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The Need for Mourning

  • Category: Patient Stories
  • Posted On:
  • Written By: Hospice of Frederick County

Mourning…is there an art to it or is it something that happens automatically? And what is the difference between grief and mourning?

Grief refers to the reactions and feelings we have from experiencing the death of a loved one. Mourning is the way we outwardly display those feelings and reactions. Everyone who has the capacity to feel grieves. But not everyone mourns. Mourning takes work and acknowledgment.

Many years ago the custom in America was to dress in black after a death in the family. This practice fostered open discussion and inquiry about the death, allowing grievers the opportunity to tell their story over and over. Children often played an active role and would stay up with the body as it lay in state in the home’s parlor.

This ritual became a time to share memories and stories. Mourning practices like this help us to process the pain of grief. We cannot move ahead and eventually redesign our lives without this important work of processing.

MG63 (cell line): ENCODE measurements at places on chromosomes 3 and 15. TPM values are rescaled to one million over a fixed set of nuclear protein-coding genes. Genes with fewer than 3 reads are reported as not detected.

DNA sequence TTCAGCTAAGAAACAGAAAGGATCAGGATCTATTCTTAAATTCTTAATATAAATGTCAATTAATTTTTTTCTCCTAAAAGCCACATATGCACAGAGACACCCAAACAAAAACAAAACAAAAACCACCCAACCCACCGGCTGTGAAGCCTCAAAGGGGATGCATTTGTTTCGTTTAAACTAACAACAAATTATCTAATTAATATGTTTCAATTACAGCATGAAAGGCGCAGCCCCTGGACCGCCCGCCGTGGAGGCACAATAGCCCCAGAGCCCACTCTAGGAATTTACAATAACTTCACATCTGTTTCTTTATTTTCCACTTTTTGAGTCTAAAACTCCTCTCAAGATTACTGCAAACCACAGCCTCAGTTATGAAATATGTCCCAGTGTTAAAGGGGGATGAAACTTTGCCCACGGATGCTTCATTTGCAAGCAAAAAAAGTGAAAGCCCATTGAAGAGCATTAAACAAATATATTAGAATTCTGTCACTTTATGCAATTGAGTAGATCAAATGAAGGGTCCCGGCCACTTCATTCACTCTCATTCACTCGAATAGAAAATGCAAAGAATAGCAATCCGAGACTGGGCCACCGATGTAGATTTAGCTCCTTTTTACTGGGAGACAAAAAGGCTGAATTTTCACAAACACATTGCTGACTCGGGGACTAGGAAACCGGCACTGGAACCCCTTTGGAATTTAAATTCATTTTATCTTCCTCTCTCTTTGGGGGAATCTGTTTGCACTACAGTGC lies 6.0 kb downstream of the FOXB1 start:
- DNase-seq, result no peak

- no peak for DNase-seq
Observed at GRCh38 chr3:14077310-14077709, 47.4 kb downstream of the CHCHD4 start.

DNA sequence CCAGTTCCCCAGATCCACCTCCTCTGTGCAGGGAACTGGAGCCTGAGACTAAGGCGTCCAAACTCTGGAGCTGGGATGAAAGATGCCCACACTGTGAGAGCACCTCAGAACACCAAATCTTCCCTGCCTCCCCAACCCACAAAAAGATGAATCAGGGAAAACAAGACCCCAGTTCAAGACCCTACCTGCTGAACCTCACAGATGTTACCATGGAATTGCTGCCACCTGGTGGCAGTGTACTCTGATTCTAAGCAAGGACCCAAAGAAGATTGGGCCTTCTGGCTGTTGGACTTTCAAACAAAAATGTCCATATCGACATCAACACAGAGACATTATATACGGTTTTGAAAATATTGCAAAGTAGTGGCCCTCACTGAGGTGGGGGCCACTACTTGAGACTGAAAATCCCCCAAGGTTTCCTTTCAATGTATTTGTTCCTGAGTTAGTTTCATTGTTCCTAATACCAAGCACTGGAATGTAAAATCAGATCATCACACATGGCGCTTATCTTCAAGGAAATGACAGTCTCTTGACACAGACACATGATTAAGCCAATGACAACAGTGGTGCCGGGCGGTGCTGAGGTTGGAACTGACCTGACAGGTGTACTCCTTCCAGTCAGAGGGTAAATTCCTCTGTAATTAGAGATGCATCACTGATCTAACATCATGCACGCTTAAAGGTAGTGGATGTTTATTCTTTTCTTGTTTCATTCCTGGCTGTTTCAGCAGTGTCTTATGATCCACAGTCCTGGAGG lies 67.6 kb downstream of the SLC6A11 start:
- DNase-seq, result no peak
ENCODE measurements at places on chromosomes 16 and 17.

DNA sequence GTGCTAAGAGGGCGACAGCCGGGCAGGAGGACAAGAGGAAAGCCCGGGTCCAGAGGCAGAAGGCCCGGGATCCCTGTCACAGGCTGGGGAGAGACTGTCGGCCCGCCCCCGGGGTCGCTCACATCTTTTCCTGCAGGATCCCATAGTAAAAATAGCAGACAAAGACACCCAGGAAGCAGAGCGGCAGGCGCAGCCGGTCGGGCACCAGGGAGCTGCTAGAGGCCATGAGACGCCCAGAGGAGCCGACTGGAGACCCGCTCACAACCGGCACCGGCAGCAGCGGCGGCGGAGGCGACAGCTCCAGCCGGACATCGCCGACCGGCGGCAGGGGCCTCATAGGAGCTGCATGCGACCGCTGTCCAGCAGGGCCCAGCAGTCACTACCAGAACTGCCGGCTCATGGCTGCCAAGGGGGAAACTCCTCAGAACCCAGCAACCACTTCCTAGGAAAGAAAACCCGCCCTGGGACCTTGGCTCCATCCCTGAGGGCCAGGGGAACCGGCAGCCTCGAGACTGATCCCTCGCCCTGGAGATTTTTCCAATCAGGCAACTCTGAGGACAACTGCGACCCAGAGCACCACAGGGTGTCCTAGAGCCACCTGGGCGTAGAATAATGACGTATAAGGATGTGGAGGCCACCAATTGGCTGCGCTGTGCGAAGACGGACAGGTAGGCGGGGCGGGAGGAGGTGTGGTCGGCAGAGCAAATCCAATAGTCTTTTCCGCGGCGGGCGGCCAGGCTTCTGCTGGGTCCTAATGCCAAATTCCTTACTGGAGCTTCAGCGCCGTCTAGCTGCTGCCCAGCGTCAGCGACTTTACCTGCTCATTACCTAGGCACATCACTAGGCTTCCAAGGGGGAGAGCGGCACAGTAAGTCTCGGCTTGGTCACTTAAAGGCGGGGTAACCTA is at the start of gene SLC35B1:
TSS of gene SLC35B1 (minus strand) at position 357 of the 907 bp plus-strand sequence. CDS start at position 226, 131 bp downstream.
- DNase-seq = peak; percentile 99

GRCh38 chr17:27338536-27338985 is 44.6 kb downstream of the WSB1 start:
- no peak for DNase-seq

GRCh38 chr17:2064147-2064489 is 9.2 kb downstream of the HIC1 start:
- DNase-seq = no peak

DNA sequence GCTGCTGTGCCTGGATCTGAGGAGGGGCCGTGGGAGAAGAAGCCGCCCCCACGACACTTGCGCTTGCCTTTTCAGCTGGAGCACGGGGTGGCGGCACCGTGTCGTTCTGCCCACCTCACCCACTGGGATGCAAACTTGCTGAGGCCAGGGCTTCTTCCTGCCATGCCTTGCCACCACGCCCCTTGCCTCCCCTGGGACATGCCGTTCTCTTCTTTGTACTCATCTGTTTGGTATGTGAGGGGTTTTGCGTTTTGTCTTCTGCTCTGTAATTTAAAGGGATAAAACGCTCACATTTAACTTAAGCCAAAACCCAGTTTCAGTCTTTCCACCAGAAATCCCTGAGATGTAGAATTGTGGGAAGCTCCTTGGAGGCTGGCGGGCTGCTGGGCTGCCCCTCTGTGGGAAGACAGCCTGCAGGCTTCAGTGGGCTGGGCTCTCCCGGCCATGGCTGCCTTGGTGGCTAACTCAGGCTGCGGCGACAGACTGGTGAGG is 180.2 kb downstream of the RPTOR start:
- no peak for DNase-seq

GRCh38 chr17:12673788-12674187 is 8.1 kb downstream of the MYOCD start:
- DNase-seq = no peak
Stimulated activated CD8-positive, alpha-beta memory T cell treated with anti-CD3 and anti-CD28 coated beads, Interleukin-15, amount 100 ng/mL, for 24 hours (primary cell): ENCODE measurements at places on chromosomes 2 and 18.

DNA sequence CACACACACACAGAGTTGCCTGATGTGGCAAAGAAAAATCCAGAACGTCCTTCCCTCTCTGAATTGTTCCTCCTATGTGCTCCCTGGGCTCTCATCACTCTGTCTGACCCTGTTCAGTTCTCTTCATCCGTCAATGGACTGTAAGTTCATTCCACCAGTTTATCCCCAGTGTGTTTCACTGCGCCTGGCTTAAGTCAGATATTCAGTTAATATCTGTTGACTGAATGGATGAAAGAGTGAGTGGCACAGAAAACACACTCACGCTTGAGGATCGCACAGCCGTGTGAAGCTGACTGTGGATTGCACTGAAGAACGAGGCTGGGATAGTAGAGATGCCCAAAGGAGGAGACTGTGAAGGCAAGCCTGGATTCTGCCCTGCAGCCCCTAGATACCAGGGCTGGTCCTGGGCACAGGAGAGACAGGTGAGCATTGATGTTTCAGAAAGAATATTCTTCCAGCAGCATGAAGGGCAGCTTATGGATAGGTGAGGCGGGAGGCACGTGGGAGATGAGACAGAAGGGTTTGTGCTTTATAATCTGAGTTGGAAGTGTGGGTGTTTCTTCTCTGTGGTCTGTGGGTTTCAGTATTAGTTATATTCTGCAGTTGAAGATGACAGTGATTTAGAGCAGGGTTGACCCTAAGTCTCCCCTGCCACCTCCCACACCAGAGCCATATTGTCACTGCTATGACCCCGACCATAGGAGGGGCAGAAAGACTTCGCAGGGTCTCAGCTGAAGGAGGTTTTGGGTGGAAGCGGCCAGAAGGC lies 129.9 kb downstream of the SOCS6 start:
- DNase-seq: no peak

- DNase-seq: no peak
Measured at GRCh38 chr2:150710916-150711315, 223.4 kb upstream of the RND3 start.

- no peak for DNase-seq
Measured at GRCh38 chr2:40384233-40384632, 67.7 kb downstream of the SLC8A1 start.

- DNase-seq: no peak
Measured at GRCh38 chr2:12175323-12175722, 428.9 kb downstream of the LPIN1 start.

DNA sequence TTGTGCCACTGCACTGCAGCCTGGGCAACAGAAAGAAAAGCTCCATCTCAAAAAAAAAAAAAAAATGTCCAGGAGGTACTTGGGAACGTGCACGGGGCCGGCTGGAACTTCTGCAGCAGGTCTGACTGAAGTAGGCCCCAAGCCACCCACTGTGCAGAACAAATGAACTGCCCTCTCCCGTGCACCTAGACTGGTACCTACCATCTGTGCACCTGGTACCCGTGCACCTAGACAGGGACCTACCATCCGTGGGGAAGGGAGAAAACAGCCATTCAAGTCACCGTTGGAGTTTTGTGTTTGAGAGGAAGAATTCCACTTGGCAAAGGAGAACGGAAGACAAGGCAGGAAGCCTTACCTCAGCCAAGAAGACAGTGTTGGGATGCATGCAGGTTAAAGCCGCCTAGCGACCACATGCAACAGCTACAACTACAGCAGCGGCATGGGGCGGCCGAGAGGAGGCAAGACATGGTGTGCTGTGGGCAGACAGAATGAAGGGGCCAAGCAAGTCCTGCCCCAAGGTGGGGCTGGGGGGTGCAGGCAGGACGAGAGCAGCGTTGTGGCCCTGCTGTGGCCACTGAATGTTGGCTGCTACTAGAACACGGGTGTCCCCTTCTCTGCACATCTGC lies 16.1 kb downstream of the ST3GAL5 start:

Not processing your grief entirely is to end up living in the “shadow of the ghosts,” according to Dr. Alan Wolfelt. Our nation has become quite sophisticated and “advanced”—so much so, in fact, that many now consider death as something to be ignored so as to keep from infecting the pursuit of our “perfect” lives. Instead of this avoidance of sadness improving our lives, we see the opposite effect. Those cultures who still implement ceremony and rituals into their mourning practices are much healthier as a result

Minimizing, denying, or disconnecting from the significance of grief can result in these symptoms:

  • difficulties with trust and intimacy
  • low-grade or clinical depression
  • anxiety and panic attacks
  • psychic numbing and disconnection
  • fear of betrayal/change
  • irritability and agitation
  • substance abuse and addiction
  • eating disorders
  • physical problems (real or imagined)
  • chronic fatigue

The effect of grief, especially unresolved grief is underestimated in our society. Grief is a completely surmountable journey but one that must be acknowledged and supported by all.

We will all walk this journey at one time or another, but how wonderful if we could also be more attentive to others as they traverse the bumpy ups and downs of their grief journeys.

Let's avoid living “in the shadow of the ghosts” and, through grief work and the support of others, regain balance and restoration in our lives.